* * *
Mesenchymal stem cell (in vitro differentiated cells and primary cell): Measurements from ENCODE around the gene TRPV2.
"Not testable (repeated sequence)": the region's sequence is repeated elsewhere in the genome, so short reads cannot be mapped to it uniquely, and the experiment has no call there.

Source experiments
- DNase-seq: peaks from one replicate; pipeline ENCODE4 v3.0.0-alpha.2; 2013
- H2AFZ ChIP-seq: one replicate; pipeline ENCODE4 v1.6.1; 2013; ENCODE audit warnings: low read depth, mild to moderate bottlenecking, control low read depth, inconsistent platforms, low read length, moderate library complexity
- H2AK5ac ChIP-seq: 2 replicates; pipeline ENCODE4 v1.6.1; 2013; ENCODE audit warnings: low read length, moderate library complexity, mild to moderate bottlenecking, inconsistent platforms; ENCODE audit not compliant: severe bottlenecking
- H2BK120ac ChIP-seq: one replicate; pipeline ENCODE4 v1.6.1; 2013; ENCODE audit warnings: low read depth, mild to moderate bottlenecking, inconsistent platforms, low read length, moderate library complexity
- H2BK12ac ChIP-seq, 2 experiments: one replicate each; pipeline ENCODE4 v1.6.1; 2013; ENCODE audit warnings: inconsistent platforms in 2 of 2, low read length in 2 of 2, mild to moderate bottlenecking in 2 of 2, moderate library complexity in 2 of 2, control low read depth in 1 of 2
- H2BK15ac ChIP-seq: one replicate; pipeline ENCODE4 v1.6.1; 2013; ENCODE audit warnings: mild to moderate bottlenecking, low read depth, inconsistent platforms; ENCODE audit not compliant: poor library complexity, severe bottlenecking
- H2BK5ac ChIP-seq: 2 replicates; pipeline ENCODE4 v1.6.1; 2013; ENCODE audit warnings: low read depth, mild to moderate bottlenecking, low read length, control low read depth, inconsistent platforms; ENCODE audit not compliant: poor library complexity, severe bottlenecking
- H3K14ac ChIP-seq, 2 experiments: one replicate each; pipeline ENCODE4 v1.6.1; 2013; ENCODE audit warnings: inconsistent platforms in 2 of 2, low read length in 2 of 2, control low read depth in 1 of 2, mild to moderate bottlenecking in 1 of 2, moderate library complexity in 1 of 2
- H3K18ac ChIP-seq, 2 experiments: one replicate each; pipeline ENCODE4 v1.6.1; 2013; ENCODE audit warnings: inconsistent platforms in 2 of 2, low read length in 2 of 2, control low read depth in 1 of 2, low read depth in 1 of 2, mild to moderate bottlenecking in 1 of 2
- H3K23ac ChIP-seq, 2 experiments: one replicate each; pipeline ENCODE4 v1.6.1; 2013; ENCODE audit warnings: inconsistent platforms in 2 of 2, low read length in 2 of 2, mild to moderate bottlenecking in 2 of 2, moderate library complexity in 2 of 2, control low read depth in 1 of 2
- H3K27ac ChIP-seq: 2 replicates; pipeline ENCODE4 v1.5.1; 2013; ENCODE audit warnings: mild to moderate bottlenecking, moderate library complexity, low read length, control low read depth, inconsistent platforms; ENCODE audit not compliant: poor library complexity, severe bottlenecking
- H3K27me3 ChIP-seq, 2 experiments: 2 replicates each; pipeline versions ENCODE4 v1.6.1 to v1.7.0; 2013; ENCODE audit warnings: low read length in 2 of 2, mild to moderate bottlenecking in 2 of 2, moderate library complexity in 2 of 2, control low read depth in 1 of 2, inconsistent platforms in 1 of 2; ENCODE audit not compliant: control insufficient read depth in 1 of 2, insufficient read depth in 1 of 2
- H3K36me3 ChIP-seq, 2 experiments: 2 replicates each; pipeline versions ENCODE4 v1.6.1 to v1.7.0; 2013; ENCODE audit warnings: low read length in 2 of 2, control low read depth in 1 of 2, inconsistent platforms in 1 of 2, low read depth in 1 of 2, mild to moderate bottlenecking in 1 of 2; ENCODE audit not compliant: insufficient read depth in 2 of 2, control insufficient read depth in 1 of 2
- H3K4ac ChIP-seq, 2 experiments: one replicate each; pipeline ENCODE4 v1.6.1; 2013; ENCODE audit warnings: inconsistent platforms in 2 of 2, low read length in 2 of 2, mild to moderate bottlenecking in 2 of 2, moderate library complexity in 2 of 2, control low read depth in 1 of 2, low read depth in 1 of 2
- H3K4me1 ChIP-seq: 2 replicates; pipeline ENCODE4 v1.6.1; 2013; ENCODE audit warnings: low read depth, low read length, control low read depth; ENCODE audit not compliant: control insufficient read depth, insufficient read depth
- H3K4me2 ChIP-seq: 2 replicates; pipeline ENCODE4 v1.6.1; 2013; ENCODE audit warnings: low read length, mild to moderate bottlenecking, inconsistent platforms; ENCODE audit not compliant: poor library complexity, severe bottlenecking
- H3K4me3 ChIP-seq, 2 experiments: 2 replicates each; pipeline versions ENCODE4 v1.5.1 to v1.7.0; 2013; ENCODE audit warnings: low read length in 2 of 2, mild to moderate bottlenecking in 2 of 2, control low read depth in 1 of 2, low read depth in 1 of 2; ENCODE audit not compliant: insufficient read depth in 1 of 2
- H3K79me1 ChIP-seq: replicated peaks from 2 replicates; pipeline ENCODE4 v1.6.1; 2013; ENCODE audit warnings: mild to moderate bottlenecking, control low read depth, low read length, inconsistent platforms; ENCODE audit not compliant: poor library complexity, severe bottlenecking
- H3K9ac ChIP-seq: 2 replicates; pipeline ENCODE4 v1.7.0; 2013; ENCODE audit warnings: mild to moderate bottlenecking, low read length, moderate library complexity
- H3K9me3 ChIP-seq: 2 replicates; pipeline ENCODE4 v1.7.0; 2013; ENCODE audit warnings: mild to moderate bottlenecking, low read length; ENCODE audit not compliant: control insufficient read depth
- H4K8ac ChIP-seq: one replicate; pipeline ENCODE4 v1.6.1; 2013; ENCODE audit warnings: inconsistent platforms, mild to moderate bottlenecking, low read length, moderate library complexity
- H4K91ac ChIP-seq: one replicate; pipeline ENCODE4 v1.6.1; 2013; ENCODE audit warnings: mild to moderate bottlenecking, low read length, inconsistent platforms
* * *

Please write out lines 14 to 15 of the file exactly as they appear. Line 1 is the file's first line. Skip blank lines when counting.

- H3K27ac ChIP-seq: 2 replicates; pipeline ENCODE4 v1.5.1; 2013; ENCODE audit warnings: mild to moderate bottlenecking, moderate library complexity, low read length, control low read depth, inconsistent platforms; ENCODE audit not compliant: poor library complexity, severe bottlenecking
- H3K27me3 ChIP-seq, 2 experiments: 2 replicates each; pipeline versions ENCODE4 v1.6.1 to v1.7.0; 2013; ENCODE audit warnings: low read length in 2 of 2, mild to moderate bottlenecking in 2 of 2, moderate library complexity in 2 of 2, control low read depth in 1 of 2, inconsistent platforms in 1 of 2; ENCODE audit not compliant: control insufficient read depth in 1 of 2, insufficient read depth in 1 of 2